“Donnie doesn’t deserve Deborah’s doll collection. I mean, look at the oaf. His hands are like a pair of uncooked ham hocks, slopping about.”
“Oh please, Sarabeth, y’all need to just split them or something. Deborah wasn’t just your Grandmama.”
“That’s not the point Crystal. You think if Papa George had some famed football card collection or somethin’, Donnie would be fine to split ’em? It’s not right.”
“And if you sell ’em? How right is that?”
The two women, clad in pastel debutante dresses bobbed in and out of the shade but even that couldn’t put a stop to the mixed stench of fresh-cut grass and B.O. that fermented across the estate lawn. The funeral procession was barely recognizable now, and to any outside onlooker, it could have been Derby Day. Not a drop of black was in sight and mint juleps sweated in every hand as laughter chased away the tears that had dripped down rosy cheeks a few hours prior.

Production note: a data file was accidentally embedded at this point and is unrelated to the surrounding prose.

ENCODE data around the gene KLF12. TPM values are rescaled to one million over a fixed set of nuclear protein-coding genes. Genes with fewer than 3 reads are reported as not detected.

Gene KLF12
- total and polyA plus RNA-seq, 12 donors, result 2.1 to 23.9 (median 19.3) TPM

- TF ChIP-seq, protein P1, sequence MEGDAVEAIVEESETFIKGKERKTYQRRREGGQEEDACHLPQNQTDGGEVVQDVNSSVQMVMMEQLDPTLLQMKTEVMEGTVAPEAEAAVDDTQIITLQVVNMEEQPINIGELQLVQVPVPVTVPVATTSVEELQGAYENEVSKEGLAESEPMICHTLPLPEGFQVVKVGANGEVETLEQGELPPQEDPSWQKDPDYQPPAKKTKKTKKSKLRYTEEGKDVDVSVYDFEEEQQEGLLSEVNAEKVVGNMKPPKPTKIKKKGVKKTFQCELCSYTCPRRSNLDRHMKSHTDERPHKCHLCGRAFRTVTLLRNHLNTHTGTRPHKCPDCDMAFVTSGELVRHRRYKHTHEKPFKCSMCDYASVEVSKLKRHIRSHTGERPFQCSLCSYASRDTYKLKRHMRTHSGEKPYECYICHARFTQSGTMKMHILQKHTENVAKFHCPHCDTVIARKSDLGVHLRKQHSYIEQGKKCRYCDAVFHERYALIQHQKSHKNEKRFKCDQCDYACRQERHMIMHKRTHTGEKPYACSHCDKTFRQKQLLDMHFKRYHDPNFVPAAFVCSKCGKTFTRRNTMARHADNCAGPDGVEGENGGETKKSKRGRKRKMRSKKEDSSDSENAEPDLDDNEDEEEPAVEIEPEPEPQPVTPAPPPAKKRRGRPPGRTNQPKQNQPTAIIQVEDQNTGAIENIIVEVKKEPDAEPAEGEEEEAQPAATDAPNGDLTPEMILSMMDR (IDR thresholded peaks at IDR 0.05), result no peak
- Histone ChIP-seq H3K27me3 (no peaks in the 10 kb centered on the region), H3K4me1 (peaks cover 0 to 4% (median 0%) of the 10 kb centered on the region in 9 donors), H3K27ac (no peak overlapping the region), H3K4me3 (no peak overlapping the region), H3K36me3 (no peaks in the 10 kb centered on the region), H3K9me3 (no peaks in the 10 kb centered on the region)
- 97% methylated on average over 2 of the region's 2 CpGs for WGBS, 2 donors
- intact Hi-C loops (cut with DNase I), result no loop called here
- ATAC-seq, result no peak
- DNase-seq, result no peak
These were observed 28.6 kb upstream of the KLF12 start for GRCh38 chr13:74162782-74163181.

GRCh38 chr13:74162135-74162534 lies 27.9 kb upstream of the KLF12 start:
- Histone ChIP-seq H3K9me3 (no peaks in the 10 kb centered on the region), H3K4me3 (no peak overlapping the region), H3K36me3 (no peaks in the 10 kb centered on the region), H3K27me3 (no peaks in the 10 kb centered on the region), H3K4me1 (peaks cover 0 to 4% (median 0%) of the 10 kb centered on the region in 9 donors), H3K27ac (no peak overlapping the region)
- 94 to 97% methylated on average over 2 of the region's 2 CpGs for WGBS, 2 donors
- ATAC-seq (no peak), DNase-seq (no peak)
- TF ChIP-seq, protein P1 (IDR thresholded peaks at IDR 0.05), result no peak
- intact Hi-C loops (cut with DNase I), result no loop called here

“That’s not the damn point, Crystal.”
“Goodness, Sarabeth, it’s hardly noon.”
“Cut it, Crystal, you miss a putt and Satan himself jumps in your mouth.”
Crystal huffed and excused herself to the “little ladies’ room.” Sarabeth slurped at the mint dregs before some cousin from some other cousin came up to extend condolences.
“Auntie Deborah sure will be missed, Sarabeth. I’m so sorry fer yer loss.”
“Thank you for the kind words, and thank you for commin’, Jeffery.”
“You gonna sell those dolls? Donnie told me they’re famous or somethin’. Double their weight in gold he said, he did.”
“Well now, it’s a bit early for those kinda thoughts. And if I may say, a touch disrespectful to Grandmama Deborah, right Jeffrey?”
“Oh. Yes. Sorry, Sarabeth, I meant no disrespect.”